You will have heard of the term Metroidvania. I remember being bitter that Castlevania had found a way to piggyback off Metroid’s unique genre. That was until I played Symphony of the Night, years after its release. It had to be downloaded of course, as UK PAL copies of SOTN are rare as rocking horse shit. Honestly, if you want a primo copy, and I’ll probably want one for myself one of these days to fit in at the right parties, it’s definitely north of 400 quid. Not exactly chicken feed, know what I mean?
Still, what I played on the PSN was a masterpiece. It went against conventional wisdom of the time that every game had to be made up of horribly blocky polygons, and instead delivered graphics that are luscious even to this day. I’m telling you, the spritework is Walk Like An Egyptian-era Susanna Hoffs, probably my favourite 2D graphics ever.
Even better than that is the music. I wouldn’t normally do a shout-out to a game’s composer, but as she’s a Japanese woman, it might end up going very well for me if I do. So Michiru Yamane-chan-sama, thank you for one of the best soundtracks in all of gaming, and do leave your number in the comments below. Honestly though, step into the castle’s library section and you could be forgiven for thinking that it’s Bach. Then you head to the classic clock tower and the electric guitar gets shredding. One overused track aside, the score is incredible. It creates such a wonderful atmosphere, putting the game firmly alongside Super Metroid in the ambience stakes.
The castle is enormous as well. As Alucard, you’ll be jumping, falling, swinging swords, equipping armour, battling horror-inspired enemies, using items, even turning into a dog, a bat or mist… and you’ll do this across hundreds of distinct rooms. It certainly dwarves Super Metroid in size, any Metroid game in fact. And just when you think you’ve got to the end, you visit an upside-down carbon copy of the castle. There’s not much plot left at this point, unfortunately, so the Inverted Castle can be a bit of busywork by this stage. But still, just like that, the game’s size doubles.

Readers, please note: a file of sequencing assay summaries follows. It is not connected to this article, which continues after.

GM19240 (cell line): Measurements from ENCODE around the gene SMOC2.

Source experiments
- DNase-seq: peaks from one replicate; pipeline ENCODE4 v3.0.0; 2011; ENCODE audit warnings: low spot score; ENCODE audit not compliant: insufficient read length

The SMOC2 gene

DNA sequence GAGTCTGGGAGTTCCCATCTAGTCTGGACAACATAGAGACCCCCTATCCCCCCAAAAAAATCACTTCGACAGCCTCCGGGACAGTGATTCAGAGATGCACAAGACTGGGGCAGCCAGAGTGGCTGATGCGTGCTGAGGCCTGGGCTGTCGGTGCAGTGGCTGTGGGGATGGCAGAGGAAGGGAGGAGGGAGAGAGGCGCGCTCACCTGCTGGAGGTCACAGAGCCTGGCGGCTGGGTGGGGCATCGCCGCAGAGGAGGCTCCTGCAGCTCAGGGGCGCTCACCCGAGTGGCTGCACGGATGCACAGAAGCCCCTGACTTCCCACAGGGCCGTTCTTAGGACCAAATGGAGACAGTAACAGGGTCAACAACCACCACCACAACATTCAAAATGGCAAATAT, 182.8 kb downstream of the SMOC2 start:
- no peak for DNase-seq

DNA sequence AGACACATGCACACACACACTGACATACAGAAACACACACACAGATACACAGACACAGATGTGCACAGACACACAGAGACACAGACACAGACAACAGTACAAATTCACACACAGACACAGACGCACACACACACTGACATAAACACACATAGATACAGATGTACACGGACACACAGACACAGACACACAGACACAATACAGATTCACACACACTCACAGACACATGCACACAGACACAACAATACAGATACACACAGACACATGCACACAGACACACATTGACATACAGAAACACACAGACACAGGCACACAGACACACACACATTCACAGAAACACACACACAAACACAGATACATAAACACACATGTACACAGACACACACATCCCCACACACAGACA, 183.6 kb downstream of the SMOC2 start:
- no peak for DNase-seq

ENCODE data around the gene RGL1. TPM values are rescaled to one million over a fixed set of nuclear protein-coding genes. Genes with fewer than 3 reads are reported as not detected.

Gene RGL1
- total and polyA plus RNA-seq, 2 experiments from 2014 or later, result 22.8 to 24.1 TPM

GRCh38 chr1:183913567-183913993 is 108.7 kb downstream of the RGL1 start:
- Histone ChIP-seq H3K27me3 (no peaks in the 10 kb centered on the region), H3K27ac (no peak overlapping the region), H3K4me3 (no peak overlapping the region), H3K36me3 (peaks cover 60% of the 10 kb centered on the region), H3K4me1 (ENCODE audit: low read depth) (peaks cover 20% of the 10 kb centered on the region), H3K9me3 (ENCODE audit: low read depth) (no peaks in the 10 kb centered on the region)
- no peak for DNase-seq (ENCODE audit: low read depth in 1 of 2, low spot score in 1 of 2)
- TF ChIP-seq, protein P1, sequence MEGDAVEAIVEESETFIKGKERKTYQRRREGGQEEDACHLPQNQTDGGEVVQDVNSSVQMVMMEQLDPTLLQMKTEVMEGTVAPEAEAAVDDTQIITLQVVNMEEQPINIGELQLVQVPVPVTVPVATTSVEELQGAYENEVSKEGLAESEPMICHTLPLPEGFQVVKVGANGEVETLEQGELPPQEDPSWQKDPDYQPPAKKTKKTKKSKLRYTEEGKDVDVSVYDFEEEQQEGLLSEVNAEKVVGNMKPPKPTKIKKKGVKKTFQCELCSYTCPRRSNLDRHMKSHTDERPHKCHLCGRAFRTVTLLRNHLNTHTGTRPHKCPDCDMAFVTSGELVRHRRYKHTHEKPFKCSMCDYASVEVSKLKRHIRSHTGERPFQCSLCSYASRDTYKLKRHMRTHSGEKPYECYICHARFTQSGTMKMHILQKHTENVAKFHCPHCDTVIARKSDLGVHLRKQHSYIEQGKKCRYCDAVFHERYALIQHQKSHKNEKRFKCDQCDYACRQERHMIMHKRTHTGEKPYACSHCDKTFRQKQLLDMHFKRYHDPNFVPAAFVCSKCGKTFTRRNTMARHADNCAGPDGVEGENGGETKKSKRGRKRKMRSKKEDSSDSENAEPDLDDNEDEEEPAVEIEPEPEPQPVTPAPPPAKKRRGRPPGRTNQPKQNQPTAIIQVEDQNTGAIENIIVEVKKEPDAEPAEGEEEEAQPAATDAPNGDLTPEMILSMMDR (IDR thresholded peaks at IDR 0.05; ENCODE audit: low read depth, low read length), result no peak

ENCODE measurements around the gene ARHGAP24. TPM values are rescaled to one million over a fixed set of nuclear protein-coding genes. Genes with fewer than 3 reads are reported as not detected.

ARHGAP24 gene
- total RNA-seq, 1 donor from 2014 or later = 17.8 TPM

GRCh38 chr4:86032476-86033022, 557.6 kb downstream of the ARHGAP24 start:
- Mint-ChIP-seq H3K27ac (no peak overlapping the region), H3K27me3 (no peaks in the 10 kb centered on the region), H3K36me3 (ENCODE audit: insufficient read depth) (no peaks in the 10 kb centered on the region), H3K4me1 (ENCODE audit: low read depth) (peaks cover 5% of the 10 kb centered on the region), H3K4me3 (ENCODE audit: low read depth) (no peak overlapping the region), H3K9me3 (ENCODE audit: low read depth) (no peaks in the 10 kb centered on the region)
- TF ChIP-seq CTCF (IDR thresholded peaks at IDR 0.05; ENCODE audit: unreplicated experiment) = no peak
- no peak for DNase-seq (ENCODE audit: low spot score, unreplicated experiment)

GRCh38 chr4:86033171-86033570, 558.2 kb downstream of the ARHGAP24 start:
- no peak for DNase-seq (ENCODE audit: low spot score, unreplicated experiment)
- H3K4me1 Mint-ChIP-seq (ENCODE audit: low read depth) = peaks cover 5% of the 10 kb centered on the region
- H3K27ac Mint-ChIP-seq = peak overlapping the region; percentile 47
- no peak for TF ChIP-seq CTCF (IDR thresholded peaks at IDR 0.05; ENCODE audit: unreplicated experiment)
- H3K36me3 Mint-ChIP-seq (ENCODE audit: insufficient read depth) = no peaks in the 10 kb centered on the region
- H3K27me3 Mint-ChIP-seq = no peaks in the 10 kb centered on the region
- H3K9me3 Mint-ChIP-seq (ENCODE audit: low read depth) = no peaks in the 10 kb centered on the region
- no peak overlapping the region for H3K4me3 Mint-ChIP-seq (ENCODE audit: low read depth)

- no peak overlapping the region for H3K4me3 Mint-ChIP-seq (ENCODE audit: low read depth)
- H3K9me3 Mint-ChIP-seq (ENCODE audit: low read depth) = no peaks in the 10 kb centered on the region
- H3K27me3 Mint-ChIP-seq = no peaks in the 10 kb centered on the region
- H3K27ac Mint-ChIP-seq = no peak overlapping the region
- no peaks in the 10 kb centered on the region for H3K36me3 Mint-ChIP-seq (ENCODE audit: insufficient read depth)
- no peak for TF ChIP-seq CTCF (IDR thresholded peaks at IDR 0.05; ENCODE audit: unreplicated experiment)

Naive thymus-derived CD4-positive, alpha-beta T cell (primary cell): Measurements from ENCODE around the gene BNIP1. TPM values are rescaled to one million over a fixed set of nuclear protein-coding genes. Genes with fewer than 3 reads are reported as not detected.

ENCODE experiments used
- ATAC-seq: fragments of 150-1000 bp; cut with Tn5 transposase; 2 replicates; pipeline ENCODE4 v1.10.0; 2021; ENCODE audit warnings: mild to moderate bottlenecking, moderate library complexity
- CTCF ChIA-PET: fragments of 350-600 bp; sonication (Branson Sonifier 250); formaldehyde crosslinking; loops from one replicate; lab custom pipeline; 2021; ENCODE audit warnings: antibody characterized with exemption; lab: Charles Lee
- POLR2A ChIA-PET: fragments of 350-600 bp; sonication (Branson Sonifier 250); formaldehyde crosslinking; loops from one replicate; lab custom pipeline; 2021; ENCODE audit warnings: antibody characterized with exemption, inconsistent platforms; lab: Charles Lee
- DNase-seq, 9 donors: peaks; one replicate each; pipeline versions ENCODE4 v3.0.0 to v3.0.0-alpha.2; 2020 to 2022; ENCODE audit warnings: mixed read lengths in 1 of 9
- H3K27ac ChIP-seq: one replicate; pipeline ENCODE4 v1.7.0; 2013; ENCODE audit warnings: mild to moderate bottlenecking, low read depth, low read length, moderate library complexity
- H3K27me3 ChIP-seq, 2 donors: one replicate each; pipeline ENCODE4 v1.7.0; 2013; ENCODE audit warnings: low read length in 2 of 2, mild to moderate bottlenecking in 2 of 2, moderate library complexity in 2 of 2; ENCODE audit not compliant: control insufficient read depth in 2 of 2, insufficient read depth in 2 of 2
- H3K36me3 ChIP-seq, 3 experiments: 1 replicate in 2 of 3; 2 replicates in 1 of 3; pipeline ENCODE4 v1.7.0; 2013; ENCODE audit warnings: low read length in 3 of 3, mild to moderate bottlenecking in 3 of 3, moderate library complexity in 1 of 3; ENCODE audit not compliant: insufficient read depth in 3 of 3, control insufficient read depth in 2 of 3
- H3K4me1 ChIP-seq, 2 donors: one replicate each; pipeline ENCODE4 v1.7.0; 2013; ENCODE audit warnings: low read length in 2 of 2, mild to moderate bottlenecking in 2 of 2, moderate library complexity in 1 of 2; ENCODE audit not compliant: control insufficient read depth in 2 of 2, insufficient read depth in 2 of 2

I’ve got to reserve a note for the voice acting. It’s not as if the game is as story-based as Metal Gear Solid, but there are occasional scenes with enchantingly hammy acting. I imagine this was a dry-run before the madness of Metal Gear. I love Alucard’s deep, baritone voice, and it was a pity that this was changed in subsequent releases. But then, when you have a high-pitched, almost incredulous Count Dracula shouting about a man being a miserable little pile of secrets, perhaps it was for the best… No, I won’t have that: if you’re going to play Symphony of the Night, stick to the original shoddy acting. It’s the original, and it’s a lot more charming.
Alucard caps off one of the best games of all time by leaving the castle in ruins. Pity really, because I was proper eyeing up that castle as well, after my eventual lotto win. Still, it would have been a bit of a wretch to move into my new castle, only to find that Frankenstein (Frankenstein’s monster), Medusa, the Grim Reaper and Beelzebub were all there waiting for me. I’m glad Alucard booted them out – but he should have left the Succubus for me.
10 December 2019